As the NHL 2011 Free Agent Frenzy begins at noon ET on Friday, the players that could move teams (and break the bank) are all being analyzed and ranked. Check out Sam McCaig's Top 50 free agents and Nick Cotsonika's piece on the thin free agent class for more.
Meanwhile, here's a list of five players that could be huge successes for new teams … or considered free-agent busts in a few years.
Michael Ryder, Boston Bruins
Ryder's going to test the marker after three years playing under Claude Julien. He's failed to hit 20 goals in consecutive seasons after scoring 20-or-more in four of his first five NHL campaigns. That said, he was awesome in stretches during the Bruins' Cup run, scoring 17 points (8 G, 9 A), including a goal and a helper in Game 6 against the Canucks. He made $4 million against the cap last season, and should get a raise; the real question is term for a 31-year-old winger. Would you go three years with Ryder?
Sean Bergenheim, Tampa Bay Lightning
After a career high in points in the regular season (29), he was a total revelation in the playoffs where he had 11 points in 16 games and was at times the best player on the ice. He's 27 and made $700,000 last season. There are questions about his upside and his hunger (after really singing for his supper last season). But he showed in the postseason that he's got the goods as a two-way forward.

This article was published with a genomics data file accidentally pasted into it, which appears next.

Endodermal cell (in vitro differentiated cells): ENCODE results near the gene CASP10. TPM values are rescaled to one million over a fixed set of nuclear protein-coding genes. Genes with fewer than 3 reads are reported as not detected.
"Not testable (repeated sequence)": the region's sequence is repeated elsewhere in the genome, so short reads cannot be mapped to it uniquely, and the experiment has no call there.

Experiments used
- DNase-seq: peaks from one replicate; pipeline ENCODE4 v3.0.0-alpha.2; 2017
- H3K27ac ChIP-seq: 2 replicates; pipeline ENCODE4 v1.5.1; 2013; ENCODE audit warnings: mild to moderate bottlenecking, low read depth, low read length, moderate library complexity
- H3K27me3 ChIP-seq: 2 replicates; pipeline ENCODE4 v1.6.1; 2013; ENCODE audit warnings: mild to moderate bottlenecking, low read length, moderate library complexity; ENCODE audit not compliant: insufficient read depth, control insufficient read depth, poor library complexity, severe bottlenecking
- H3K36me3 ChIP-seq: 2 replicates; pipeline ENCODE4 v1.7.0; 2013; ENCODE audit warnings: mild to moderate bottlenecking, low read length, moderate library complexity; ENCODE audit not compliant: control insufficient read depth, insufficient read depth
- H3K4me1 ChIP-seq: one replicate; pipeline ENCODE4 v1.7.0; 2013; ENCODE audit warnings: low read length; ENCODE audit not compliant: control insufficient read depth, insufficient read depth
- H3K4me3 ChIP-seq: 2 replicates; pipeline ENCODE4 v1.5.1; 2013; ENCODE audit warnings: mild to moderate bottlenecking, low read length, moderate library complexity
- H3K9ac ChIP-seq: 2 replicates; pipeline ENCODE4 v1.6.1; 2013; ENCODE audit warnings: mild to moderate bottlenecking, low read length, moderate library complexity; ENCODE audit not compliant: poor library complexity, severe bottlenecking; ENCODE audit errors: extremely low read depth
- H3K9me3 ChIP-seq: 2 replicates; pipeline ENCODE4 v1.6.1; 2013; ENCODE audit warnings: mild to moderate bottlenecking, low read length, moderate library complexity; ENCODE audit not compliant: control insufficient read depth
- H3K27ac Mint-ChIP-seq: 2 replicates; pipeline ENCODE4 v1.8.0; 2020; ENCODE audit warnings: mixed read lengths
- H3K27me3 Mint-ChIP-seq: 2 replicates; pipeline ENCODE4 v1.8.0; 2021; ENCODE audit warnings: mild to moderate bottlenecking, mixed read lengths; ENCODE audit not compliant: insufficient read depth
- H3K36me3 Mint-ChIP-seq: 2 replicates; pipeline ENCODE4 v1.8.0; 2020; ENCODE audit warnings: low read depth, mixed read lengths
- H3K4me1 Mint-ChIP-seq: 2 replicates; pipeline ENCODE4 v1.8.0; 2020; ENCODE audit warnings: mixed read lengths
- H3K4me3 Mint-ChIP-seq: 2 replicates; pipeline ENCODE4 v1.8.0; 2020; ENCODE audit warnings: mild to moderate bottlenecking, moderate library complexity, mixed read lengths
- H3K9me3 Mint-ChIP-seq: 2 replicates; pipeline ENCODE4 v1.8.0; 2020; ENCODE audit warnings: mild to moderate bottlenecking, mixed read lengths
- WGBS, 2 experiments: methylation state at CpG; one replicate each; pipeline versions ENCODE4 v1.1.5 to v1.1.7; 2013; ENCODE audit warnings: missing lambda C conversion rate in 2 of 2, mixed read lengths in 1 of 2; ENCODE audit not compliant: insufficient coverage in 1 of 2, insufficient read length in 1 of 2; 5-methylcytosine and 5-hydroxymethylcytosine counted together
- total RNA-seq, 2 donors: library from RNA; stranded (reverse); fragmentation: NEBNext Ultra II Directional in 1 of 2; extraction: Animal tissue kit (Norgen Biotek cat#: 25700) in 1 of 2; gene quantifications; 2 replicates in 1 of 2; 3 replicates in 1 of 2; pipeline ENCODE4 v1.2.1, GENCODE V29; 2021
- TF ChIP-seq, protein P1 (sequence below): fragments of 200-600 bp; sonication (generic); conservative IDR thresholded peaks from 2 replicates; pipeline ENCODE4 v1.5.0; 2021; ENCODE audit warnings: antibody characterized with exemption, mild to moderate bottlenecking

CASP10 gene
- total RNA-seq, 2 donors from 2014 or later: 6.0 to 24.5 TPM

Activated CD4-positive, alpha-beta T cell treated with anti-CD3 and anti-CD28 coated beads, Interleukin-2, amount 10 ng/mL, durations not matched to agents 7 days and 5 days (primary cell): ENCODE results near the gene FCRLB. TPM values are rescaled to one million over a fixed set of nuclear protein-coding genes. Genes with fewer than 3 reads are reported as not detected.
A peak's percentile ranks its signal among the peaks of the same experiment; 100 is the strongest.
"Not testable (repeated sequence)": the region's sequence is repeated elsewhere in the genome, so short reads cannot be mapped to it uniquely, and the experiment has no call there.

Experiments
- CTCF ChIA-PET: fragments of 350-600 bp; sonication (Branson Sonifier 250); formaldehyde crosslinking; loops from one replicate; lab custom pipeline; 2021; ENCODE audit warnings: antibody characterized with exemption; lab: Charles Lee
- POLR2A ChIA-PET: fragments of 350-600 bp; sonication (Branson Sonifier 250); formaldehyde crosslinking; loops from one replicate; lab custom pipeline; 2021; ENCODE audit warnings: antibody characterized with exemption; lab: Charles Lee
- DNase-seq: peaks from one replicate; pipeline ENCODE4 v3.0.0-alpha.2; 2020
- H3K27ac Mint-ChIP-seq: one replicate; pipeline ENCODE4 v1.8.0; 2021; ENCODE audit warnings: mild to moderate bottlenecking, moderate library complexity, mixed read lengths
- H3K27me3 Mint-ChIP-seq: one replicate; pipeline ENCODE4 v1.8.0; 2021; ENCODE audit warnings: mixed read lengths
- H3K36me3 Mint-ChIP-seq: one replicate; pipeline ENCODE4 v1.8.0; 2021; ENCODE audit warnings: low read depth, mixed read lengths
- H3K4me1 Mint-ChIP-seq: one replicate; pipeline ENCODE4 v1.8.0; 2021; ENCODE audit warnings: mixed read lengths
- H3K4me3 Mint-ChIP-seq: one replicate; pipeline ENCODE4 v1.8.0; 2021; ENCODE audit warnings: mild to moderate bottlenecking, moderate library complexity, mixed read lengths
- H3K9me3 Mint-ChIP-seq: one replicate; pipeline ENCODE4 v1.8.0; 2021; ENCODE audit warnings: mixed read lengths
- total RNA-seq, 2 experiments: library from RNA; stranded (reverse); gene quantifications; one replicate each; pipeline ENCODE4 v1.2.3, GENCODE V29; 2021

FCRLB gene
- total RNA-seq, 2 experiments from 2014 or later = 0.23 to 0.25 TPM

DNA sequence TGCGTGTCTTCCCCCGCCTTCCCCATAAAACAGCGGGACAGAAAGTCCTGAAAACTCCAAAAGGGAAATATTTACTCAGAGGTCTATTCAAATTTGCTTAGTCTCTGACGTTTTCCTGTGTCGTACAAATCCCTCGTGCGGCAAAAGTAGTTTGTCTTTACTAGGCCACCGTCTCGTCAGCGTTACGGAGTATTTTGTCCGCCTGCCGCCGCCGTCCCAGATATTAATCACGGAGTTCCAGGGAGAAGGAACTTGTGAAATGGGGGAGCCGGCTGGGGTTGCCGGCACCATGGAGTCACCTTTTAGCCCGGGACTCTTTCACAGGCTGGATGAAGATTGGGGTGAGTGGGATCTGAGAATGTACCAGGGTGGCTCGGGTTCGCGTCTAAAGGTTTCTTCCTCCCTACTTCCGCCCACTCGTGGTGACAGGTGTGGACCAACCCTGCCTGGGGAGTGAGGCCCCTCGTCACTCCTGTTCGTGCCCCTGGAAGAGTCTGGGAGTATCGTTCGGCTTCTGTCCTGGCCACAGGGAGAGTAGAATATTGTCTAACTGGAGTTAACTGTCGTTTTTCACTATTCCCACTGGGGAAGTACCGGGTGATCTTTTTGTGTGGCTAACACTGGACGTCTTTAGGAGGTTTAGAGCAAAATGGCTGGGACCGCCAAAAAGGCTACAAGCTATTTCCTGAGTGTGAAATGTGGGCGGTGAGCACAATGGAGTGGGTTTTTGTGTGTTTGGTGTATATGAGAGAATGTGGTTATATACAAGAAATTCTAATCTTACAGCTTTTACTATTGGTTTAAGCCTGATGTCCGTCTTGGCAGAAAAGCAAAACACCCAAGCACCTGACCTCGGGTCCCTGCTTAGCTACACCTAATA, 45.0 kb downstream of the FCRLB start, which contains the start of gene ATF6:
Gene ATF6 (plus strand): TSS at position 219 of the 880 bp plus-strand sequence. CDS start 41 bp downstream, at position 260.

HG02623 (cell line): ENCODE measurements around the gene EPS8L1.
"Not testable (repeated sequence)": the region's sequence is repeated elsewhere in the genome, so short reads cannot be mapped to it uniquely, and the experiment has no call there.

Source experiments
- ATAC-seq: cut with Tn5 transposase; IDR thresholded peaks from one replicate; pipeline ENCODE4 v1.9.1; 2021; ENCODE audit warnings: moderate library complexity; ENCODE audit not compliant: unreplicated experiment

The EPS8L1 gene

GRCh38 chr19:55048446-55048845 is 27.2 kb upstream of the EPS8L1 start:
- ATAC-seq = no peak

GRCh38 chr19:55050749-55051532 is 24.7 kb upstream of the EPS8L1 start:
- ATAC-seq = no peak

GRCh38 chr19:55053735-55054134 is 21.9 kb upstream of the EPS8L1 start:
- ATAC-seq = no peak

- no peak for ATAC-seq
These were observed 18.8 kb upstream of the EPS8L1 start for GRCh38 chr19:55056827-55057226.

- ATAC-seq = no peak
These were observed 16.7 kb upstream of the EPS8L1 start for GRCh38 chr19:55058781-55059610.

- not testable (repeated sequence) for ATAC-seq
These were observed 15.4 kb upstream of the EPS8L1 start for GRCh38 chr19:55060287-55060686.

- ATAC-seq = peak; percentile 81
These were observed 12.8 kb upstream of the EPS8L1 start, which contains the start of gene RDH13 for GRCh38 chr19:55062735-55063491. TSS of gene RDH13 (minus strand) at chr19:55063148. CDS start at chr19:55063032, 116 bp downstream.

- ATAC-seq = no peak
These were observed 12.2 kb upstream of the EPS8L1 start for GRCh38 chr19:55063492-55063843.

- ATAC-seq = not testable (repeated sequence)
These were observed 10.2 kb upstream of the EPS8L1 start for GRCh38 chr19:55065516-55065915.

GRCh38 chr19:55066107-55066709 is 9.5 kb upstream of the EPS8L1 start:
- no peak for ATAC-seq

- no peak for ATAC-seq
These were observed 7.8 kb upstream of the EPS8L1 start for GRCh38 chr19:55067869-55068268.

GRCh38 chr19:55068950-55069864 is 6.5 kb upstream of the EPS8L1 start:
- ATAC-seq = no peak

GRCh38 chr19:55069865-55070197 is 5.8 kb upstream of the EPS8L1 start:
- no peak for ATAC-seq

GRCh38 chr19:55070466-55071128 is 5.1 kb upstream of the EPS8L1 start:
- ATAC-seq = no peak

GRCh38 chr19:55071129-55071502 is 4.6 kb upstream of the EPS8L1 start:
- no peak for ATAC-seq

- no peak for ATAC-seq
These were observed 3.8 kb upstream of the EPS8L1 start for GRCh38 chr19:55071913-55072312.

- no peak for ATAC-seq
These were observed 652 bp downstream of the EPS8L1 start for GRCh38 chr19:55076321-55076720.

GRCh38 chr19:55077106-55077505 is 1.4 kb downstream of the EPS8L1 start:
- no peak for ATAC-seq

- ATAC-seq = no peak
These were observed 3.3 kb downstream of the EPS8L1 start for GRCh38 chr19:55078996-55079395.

Tim Connolly, Buffalo Sabres
The fragile nature of Tim Connolly, 30, is just assumed at this point. When he's on the ice, he can be an incredibly effective second-line pivot. The problem being that he's only played over 70 games once since the lockout and took a step back offensively last season (42 points in 68 games). Is he worth $4.5 million against the cap? Probably not, but in this market he could still get it. Dallas fans are intrigued.
Ian White, San Jose Sharks
What a conundrum. He's a puck-moving defenseman who played on three different teams in 2010-11, amassing 26 points. He wasn't the solution for the Sharks' hole on the blue line, which is why they upgraded to Brent Burns. But he's considered to have some offensive upside to go along with the intangibles of his leadership, grit and physicality. He made $2.9 million against the cap last year; how high is a team willing to go with a player who may just never put it all together?
Tomas Vokoun, Florida Panthers
The best goalie option left on the open market, and undoubtedly the priciest after a $5.7 million cap hit last season. He's 34, has solid numbers (.922 save percentage) and is one of those keepers that can win a game on his own. But will he be worth the price, and when does he lose his fastball?